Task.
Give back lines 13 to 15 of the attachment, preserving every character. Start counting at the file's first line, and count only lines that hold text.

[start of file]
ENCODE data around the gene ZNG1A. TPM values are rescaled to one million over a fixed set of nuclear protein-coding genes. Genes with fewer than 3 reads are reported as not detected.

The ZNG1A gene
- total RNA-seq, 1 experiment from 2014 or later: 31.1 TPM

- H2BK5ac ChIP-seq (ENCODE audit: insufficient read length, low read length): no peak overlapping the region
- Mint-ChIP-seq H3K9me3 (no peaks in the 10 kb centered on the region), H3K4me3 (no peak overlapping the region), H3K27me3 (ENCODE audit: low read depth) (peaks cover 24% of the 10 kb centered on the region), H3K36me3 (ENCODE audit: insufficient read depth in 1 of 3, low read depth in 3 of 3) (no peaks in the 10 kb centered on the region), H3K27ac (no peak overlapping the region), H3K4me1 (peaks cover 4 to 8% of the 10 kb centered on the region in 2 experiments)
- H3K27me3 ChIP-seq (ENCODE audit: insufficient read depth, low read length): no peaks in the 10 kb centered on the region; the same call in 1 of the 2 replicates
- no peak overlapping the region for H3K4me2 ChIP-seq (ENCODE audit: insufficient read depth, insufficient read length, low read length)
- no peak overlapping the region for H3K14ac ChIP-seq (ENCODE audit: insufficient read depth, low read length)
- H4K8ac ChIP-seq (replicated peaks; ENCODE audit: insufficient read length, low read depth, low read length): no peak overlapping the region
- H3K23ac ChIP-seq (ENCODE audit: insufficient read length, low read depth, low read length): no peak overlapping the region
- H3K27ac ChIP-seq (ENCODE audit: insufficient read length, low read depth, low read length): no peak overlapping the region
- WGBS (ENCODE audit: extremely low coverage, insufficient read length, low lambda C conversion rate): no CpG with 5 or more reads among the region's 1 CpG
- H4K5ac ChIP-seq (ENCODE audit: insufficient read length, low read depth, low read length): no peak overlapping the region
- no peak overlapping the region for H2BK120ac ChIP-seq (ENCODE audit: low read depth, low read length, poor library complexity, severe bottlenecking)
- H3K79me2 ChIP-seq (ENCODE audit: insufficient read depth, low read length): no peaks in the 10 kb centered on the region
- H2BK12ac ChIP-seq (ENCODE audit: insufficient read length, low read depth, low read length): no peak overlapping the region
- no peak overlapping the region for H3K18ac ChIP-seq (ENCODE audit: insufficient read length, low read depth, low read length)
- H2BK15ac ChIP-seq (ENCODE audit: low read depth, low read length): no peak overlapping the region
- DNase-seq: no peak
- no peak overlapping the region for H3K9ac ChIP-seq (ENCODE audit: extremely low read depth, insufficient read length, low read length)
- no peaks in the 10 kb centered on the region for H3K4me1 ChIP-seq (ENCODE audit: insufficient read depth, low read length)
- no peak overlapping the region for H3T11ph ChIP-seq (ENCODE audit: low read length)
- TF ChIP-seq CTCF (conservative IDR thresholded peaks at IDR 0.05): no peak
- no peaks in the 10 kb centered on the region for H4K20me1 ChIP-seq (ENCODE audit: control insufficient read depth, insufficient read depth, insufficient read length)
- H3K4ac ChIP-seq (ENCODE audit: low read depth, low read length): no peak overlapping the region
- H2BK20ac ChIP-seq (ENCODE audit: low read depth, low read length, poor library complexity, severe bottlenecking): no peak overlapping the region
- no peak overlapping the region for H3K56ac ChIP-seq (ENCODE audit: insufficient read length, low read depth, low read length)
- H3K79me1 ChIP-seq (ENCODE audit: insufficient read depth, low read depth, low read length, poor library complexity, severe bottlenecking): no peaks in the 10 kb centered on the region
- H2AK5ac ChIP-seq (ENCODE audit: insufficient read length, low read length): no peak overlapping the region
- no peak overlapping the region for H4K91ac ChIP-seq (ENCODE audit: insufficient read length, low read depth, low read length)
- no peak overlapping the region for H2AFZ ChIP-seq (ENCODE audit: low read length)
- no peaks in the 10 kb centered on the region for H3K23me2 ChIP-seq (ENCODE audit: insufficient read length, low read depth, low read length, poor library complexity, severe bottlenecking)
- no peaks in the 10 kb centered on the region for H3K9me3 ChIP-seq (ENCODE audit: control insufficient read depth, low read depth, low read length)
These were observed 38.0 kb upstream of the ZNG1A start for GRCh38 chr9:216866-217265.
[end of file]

- H4K5ac ChIP-seq (ENCODE audit: insufficient read length, low read depth, low read length): no peak overlapping the region
- no peak overlapping the region for H2BK120ac ChIP-seq (ENCODE audit: low read depth, low read length, poor library complexity, severe bottlenecking)
- H3K79me2 ChIP-seq (ENCODE audit: insufficient read depth, low read length): no peaks in the 10 kb centered on the region